Letter: Cannabis fears fuel hypocrisy, dishonesty

Cannabis fears fuel hypocrisy, dishonesty

To the editor:

William D. Barry's July 14 letter regarding his opposition to legalizing cannabis is little more than typical fear-mongering under the guise of "protecting" youth. Blaming cannabis for opiate addiction is like blaming Coke for all the diabetics. Many people drink Coke every day without turning into diabetics. Many people use cannabis every day without turning to opiates and other highly addictive drugs.

According to Steve DeAngelo in his book, "The Cannabis Manifesto," "laws prohibiting cannabis were based on racism and ignorance, and maintained with government-sponsored campaigns of misinformation, propaganda, and intimidation." That started in the early 1900s and continues today. It's about time that everyone cited fact and science and not mythology and lies.

DeAngelo has eight points that sum it up perfectly: cannabis is not harmful, but prohibition is; cannabis should never have been made illegal; cannabis has always been a medicine; choose cannabis for wellness not intoxication; cannabis reform doesn't harm communities, it strengthens them; cannabis should be taxed and regulated as a wellness product; cannabis reform is a social-justice movement; and legalization cannot and will not be stopped.

For example, DeAngelo states that prohibition "...has caused the unjust arrest of millions, prevented the effective treatment of grave illnesses, enriched violent cartels, endangered communities, eroded human rights, and divided families. We want sane and just laws that protect instead of destroy."

Our efforts would be better spent putting a tighter leash around physicians to prevent them from feeding painkillers to patients with such enthusiasm. Sen. Elizabeth Warren has been pressuring the CDC to do just that. She is also a leader in advocating more research on how cannabis can play a role in weaning people off addictive opiates.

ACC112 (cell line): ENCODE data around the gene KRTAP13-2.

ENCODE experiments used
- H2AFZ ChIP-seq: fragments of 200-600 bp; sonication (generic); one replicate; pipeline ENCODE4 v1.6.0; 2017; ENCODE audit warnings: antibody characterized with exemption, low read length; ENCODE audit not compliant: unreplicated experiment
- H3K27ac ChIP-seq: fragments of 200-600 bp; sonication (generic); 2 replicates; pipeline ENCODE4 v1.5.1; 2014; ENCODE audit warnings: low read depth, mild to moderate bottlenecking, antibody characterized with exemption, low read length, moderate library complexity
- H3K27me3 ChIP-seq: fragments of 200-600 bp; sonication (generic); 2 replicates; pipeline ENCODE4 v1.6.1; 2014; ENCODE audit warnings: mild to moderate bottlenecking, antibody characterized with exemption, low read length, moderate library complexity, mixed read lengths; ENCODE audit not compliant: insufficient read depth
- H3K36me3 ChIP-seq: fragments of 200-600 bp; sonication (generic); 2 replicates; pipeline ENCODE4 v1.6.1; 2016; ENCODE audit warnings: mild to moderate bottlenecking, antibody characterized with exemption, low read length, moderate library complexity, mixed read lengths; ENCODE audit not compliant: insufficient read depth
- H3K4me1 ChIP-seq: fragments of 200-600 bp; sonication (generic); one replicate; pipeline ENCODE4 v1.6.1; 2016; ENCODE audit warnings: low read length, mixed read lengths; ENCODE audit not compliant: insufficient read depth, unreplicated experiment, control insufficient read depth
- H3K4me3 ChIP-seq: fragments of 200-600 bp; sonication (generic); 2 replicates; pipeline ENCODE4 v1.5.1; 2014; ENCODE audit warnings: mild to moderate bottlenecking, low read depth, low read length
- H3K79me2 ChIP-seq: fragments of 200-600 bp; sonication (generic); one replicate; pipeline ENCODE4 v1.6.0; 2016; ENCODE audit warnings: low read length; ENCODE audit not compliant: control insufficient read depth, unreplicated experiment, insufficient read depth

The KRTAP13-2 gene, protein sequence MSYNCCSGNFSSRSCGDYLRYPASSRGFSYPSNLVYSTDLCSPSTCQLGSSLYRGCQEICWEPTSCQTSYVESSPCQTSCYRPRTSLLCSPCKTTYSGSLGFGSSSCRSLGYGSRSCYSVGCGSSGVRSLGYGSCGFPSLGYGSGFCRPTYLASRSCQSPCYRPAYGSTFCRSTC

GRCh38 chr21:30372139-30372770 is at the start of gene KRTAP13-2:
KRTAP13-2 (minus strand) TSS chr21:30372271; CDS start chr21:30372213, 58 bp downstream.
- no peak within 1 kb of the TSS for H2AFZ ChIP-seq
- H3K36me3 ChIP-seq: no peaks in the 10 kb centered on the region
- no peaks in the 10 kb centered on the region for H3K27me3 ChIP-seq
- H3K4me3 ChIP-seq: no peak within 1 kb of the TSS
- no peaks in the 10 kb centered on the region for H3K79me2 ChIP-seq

Parents are hiding cannabis use from their children, while children are hiding it from their parents. Teachers hide it from students, and students hide it from teachers. Professionals hide their cannabis use from the clients they serve, and the clients hide it from the professionals who advise them. Employees hide it from employers, and employers hide it from employees. And everybody hides it from the cops. The system as it is in simply full of hypocrisy and dishonesty.

I would recommend that Mr. Barry and those who share his misguided opinion take some time to research the pros and cons — DeAngelo's book being an excellent place to start — to make a more informed decision either way. Or they can watch the 1936 film "Tell Your Children" (better known as "Reefer Madness") on TCM's Midnight Movie and continue to share ignorance and superstition as science and fact.

Michael Murphy, Pittsfield


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